As the Coronavirus cases are rising every day in the world, especially in the US, which is struggling to curb the virus spread, an experimental hormone therapy showed signs of hope to speed the recovery time for the COVID-19 patients.
Dr. Tim Rich from Duluth's Essentia Health and Dr. David Ingbar from the University of Minnesota had studied for years whether a common thyroid hormone could be used as a treatment for acute respiratory distress syndrome (ARDS). They received federal approval in 2019 to test the therapy. But when the Coronavirus pandemic hit the world it caused a sudden surge in ARDS—a medical condition in which fluid collects in the air sacs of the lungs, depriving organs of oxygen.
Then the researchers started their trial program and Duluth patients were among the first to get an experimental treatment that uses thyroid hormone to mitigate lung failure.
A Magic Treatment?
Bob Schlicht, a Coronavirus patient, was in a hospital intensive care unit on a ventilator as he was facing breathing troubles. While his wife, Kristine Smoley, prepared to hear the worst news from the hospital, a nurse from Essentia Health called her and told her about the experimental treatment that could save her husband.
"They asked if I wanted to consider signing off on an experimental treatment for him. A treatment that had never been done before" said Kristine Smoley. It was her husband who was the first patient to receive the treatment. Even though an experimental treatment is "scary," according to the wife of the Coronavirus patient, "I don't know that I really had an option. Because the other option wasn't good."
One of the researchers behind the experimental treatment Rich, who is a pulmonologist said that "This is not a designer drug. This is something we know the lung needs and uses."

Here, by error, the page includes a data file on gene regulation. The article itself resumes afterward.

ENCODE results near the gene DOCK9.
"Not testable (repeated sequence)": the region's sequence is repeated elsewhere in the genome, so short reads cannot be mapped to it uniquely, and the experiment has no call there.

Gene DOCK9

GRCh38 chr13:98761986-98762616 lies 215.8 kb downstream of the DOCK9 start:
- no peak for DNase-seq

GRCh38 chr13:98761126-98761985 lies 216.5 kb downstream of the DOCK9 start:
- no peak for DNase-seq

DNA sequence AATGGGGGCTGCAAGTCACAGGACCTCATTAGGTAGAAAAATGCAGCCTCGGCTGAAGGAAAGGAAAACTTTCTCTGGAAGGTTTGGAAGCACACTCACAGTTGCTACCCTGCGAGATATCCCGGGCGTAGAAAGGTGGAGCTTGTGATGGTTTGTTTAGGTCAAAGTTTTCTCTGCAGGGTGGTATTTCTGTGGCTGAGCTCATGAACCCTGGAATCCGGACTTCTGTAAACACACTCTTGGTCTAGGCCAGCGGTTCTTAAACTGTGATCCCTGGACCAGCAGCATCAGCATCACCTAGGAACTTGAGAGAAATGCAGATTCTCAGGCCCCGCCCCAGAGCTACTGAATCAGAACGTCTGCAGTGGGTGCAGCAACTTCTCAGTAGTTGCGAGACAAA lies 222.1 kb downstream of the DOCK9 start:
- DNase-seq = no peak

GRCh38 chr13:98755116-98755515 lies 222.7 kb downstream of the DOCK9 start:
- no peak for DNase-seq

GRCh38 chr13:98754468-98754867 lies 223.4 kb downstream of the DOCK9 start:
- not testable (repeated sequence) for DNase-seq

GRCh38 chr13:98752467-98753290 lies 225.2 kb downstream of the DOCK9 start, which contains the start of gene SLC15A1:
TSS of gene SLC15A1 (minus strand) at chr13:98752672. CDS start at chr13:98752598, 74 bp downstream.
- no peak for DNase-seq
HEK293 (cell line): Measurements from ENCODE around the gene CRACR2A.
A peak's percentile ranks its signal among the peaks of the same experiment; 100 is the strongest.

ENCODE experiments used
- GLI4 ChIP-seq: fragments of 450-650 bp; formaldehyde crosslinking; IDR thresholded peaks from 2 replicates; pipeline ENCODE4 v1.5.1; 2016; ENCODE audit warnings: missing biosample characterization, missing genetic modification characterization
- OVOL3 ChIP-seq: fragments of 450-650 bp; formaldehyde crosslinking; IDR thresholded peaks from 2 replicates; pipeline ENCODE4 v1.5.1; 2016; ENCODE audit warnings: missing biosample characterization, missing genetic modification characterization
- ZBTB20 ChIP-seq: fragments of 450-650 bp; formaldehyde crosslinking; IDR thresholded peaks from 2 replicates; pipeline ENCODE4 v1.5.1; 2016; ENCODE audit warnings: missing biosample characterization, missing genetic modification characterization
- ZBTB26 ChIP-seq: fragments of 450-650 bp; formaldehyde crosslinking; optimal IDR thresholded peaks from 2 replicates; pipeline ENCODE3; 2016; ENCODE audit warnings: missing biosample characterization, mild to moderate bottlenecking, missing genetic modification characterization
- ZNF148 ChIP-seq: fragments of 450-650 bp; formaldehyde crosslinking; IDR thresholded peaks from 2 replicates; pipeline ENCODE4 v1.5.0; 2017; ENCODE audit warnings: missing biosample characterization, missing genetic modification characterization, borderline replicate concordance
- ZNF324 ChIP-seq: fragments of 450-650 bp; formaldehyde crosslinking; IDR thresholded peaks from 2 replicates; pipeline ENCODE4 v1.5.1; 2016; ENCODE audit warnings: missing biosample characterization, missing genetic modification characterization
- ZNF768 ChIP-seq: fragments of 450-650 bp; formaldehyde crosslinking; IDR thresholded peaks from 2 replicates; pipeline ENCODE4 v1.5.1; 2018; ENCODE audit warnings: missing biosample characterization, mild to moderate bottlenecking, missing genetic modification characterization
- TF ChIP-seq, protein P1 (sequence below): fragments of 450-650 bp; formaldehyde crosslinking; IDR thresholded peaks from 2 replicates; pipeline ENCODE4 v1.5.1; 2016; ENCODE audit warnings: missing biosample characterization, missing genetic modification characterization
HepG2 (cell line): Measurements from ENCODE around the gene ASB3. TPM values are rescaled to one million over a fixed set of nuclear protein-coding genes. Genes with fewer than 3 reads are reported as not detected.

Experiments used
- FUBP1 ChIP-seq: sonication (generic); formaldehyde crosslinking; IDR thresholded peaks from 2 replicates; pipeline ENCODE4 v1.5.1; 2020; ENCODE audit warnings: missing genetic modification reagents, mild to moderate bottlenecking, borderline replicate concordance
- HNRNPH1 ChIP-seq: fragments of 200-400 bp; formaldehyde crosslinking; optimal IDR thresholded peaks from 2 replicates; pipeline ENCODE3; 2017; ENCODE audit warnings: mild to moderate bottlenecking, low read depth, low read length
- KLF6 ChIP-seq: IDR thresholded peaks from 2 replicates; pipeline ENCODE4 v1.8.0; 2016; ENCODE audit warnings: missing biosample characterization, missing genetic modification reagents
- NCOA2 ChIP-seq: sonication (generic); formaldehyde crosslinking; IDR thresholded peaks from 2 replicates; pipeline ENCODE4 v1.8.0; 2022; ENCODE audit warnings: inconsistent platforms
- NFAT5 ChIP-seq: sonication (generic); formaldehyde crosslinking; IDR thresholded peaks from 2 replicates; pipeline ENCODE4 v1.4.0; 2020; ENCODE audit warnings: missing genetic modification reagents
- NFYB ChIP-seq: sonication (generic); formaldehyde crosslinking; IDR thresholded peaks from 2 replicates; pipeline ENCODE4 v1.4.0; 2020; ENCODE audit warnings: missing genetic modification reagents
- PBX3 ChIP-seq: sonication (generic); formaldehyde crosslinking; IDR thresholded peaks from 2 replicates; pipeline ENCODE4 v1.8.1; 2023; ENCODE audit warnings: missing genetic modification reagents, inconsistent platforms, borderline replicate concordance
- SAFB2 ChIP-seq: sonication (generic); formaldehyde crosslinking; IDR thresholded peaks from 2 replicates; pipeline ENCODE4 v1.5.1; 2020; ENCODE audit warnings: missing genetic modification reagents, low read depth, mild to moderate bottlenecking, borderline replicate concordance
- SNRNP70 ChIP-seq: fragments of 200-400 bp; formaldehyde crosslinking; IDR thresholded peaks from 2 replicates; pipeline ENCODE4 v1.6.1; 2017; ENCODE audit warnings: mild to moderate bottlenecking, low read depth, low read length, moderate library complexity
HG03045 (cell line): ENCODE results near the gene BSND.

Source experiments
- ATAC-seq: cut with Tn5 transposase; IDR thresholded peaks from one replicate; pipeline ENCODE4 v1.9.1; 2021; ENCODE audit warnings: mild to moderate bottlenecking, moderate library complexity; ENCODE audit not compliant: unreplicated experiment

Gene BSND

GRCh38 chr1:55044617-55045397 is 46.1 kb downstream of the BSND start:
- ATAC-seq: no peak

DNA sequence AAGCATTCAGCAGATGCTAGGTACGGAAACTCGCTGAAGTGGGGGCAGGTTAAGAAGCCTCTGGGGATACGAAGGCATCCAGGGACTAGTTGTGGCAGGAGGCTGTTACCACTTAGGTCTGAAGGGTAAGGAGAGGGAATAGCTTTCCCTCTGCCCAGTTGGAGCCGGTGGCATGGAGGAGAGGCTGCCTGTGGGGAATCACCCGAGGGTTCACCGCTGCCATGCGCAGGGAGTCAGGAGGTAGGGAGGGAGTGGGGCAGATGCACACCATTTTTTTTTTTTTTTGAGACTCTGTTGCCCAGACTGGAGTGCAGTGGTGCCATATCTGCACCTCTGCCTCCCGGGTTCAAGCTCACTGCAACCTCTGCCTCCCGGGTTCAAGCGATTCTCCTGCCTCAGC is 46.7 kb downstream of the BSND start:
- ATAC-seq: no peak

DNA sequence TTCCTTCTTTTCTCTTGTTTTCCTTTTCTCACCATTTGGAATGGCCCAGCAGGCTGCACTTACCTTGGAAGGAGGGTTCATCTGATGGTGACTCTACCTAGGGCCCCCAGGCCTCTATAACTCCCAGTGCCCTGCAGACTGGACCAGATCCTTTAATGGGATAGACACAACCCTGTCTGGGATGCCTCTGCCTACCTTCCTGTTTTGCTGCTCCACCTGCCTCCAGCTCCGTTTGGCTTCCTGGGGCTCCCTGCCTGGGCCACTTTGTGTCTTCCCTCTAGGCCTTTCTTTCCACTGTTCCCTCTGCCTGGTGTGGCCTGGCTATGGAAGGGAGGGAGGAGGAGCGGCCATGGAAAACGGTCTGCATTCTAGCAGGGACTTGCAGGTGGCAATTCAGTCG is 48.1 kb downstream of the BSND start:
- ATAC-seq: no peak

As of now in the US, over 9 million cases were reported from all the states and the COVID-19 killed more than 231,000 Americans till Monday, November 2. But neither the US nor other nations have successfully developed a vaccine against the virus. Only antiviral drug remdesivir has received FDA approval for its use in hospitalized Coronavirus patients. Treatments like plasma infusion are still considered experimental and only used under emergency authorization.
However, Rich and Ingbar discovered that during the H1N1 pandemic in 2009, the victims' lungs lacked a thyroid hormone called T3. As reported, Ingbar said, "A part of this acute lung injury with ARDS is the lungs get leaky, and they tend to fill with fluid. That makes it really hard to get oxygen in or carbon dioxide out."
The 68-year-old Bob Schlicht, who was Itasca County's first known positive case of COVID-19, was coughing when he was first going to an emergency in March. A US woman Mary Ellen Evangelista found that her brother Tim White, 51, who was a corrections officer at the Moose Lake prison, was tested positive for the infection in April. Similar to Bob Schlicht, Evangelista's brother's condition was also very critical.
White spent more than a month in the Duluth hospital and took the experimental treatment. But after he returned home, the chest x-ray showed that he has comparatively healthy lungs. Citing his case, Ingbar said, "This is really a much faster recovery than we see with typical ARDS." After receiving the treatment, Bob Schlicht also said that he feels 100 percent healthy.
The timing of the recovery of those who received the experimental hormone treatment suggested that T3 actually worked, but doctors cannot rule out completely the fact that the men recovered due to other medical care too.
However, the trial was paused following the treatment of Schlicht and White for a safety review. Now as the researchers got a go-ahead signal, their next step will be to recruit 68 patients with ARDS from COVID-19 or other causes for the FDA-approved study and then compare 50 patients who receive supplemental T3 with 18 who receive standard care.